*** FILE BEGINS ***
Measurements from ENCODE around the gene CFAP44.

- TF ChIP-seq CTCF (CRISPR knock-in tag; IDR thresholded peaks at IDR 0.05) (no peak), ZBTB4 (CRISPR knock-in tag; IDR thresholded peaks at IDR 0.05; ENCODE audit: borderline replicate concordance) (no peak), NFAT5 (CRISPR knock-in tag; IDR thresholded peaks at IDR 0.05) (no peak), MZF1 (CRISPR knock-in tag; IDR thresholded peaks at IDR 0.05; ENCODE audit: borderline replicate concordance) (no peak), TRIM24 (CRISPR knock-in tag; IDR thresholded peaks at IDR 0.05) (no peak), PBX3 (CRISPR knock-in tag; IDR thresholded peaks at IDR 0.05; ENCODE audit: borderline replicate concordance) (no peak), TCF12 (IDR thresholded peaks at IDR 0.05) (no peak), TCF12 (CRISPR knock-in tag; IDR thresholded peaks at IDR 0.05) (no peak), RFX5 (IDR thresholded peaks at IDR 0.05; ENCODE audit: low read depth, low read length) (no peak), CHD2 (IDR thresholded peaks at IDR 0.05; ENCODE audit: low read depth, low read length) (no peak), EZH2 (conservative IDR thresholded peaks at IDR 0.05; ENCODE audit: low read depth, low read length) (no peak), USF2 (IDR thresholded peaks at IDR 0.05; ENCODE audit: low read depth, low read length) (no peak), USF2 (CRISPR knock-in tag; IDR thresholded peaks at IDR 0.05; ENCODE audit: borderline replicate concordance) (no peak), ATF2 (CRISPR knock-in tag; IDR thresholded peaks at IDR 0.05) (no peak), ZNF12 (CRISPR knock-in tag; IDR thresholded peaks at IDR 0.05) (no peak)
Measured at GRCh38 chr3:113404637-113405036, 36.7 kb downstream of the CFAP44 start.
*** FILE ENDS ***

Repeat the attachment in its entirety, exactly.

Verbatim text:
Measurements from ENCODE around the gene CFAP44.

- TF ChIP-seq CTCF (CRISPR knock-in tag; IDR thresholded peaks at IDR 0.05) (no peak), ZBTB4 (CRISPR knock-in tag; IDR thresholded peaks at IDR 0.05; ENCODE audit: borderline replicate concordance) (no peak), NFAT5 (CRISPR knock-in tag; IDR thresholded peaks at IDR 0.05) (no peak), MZF1 (CRISPR knock-in tag; IDR thresholded peaks at IDR 0.05; ENCODE audit: borderline replicate concordance) (no peak), TRIM24 (CRISPR knock-in tag; IDR thresholded peaks at IDR 0.05) (no peak), PBX3 (CRISPR knock-in tag; IDR thresholded peaks at IDR 0.05; ENCODE audit: borderline replicate concordance) (no peak), TCF12 (IDR thresholded peaks at IDR 0.05) (no peak), TCF12 (CRISPR knock-in tag; IDR thresholded peaks at IDR 0.05) (no peak), RFX5 (IDR thresholded peaks at IDR 0.05; ENCODE audit: low read depth, low read length) (no peak), CHD2 (IDR thresholded peaks at IDR 0.05; ENCODE audit: low read depth, low read length) (no peak), EZH2 (conservative IDR thresholded peaks at IDR 0.05; ENCODE audit: low read depth, low read length) (no peak), USF2 (IDR thresholded peaks at IDR 0.05; ENCODE audit: low read depth, low read length) (no peak), USF2 (CRISPR knock-in tag; IDR thresholded peaks at IDR 0.05; ENCODE audit: borderline replicate concordance) (no peak), ATF2 (CRISPR knock-in tag; IDR thresholded peaks at IDR 0.05) (no peak), ZNF12 (CRISPR knock-in tag; IDR thresholded peaks at IDR 0.05) (no peak)
Measured at GRCh38 chr3:113404637-113405036, 36.7 kb downstream of the CFAP44 start.